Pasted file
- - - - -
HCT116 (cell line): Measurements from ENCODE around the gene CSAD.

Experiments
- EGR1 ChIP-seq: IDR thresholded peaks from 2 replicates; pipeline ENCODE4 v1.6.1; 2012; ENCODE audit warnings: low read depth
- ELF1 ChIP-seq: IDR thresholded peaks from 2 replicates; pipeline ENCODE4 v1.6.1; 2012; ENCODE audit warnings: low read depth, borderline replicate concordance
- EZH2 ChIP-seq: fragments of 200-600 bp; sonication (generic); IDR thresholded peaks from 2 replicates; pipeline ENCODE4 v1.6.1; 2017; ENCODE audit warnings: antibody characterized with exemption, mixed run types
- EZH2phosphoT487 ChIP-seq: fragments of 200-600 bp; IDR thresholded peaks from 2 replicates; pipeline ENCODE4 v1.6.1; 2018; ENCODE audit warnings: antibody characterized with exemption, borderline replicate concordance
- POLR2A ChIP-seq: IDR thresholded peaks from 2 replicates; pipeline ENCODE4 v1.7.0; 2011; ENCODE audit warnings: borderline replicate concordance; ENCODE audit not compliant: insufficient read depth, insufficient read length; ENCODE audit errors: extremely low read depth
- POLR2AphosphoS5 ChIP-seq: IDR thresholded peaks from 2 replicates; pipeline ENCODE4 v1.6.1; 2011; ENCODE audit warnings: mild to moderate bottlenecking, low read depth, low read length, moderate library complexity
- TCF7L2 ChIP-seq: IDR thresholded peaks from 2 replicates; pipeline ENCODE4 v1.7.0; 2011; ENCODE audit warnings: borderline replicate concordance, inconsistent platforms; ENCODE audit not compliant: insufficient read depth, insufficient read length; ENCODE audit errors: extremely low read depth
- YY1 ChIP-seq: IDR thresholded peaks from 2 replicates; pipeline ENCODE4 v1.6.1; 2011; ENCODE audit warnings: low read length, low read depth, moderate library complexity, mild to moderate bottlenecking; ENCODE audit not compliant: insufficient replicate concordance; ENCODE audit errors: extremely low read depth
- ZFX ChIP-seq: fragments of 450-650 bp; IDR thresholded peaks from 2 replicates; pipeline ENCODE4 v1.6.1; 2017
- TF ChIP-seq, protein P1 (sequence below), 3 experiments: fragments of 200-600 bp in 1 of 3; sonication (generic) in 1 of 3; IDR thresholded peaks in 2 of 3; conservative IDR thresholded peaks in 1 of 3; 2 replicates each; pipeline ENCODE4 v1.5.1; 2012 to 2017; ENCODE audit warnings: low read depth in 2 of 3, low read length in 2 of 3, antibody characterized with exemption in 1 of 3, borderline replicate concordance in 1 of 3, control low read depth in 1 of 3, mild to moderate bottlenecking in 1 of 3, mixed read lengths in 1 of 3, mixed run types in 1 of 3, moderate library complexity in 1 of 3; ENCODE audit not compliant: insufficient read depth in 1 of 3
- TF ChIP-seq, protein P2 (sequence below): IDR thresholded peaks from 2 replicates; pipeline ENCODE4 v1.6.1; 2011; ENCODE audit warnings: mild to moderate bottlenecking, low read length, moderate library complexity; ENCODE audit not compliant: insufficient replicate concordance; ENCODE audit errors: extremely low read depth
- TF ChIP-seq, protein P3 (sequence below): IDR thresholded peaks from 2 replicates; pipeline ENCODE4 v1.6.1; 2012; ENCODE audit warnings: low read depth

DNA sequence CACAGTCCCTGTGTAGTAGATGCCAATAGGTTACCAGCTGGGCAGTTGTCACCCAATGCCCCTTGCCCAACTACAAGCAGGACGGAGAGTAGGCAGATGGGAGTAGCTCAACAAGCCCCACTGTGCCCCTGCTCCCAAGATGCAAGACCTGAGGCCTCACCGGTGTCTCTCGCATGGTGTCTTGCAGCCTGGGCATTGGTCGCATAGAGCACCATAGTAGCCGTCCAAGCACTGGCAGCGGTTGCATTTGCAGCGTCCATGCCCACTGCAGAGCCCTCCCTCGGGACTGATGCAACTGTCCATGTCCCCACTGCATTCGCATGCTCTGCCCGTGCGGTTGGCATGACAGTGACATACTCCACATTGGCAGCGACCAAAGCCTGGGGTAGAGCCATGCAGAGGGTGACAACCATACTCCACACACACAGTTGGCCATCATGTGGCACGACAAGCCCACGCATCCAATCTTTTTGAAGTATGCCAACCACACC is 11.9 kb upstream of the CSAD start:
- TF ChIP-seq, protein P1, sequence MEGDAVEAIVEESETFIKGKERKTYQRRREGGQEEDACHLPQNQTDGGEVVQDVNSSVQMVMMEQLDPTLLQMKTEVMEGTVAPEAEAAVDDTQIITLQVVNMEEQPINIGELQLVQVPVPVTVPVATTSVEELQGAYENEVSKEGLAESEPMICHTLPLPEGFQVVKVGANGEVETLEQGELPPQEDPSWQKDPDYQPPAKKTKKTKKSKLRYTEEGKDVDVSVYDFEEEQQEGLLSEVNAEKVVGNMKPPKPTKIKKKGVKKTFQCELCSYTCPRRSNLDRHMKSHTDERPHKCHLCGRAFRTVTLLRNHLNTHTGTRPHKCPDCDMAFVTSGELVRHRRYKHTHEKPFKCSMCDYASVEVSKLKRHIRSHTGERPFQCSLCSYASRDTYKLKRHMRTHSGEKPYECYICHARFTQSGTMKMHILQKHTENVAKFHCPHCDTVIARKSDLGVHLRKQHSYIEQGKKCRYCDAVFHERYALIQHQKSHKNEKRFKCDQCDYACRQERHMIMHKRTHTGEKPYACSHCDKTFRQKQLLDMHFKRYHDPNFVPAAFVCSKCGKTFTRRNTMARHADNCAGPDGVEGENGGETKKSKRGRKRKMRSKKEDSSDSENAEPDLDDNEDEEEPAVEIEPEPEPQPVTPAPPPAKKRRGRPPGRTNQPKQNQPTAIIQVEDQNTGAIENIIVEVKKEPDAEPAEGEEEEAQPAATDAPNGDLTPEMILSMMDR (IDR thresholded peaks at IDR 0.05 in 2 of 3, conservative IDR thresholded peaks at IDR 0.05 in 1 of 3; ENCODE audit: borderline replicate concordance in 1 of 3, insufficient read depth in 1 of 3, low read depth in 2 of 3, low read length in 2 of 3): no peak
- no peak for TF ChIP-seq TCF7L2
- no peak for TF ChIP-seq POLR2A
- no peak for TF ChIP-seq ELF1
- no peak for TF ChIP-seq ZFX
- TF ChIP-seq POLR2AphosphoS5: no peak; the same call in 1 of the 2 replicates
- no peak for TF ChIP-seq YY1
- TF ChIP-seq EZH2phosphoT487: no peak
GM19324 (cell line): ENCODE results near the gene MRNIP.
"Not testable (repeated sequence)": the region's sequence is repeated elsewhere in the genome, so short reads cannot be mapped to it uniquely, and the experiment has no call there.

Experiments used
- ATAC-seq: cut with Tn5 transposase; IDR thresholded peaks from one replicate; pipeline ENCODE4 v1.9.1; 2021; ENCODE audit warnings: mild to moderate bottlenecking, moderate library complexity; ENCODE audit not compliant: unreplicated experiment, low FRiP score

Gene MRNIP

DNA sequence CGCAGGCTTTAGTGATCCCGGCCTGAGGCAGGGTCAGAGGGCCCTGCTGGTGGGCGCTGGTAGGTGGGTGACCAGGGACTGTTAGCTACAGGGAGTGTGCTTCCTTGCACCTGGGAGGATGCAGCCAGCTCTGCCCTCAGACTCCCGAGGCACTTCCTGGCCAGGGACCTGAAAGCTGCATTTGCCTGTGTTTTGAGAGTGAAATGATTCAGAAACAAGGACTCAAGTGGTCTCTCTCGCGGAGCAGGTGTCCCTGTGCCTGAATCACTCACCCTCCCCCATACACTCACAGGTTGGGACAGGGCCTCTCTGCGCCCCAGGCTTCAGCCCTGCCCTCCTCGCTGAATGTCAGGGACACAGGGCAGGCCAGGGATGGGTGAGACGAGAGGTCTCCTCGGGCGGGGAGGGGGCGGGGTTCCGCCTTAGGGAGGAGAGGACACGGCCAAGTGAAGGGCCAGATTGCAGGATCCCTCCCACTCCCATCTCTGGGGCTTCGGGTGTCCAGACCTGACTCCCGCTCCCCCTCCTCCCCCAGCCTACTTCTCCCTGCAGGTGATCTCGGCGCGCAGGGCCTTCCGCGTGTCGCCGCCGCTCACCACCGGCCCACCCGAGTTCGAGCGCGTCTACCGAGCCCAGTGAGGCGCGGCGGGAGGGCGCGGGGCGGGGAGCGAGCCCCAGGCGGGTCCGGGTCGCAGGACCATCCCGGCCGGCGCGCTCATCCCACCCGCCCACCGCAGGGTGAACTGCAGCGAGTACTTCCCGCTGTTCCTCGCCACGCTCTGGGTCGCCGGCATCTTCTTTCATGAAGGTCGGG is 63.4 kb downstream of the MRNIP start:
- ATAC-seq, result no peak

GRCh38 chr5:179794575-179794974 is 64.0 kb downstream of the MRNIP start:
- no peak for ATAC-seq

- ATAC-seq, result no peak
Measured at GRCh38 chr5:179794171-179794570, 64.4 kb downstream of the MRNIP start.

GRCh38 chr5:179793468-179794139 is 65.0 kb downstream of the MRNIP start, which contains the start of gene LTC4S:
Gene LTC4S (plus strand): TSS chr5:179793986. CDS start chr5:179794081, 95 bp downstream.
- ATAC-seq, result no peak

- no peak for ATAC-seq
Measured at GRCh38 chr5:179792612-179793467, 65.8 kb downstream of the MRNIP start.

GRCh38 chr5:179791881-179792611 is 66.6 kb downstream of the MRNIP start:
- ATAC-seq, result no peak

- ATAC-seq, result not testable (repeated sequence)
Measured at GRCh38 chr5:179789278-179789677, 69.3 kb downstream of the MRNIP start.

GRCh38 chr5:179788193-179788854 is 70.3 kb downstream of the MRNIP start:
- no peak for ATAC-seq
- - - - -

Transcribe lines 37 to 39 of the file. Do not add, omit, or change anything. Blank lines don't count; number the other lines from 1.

- ATAC-seq, result no peak

- no peak for ATAC-seq
Measured at GRCh38 chr5:179792612-179793467, 65.8 kb downstream of the MRNIP start.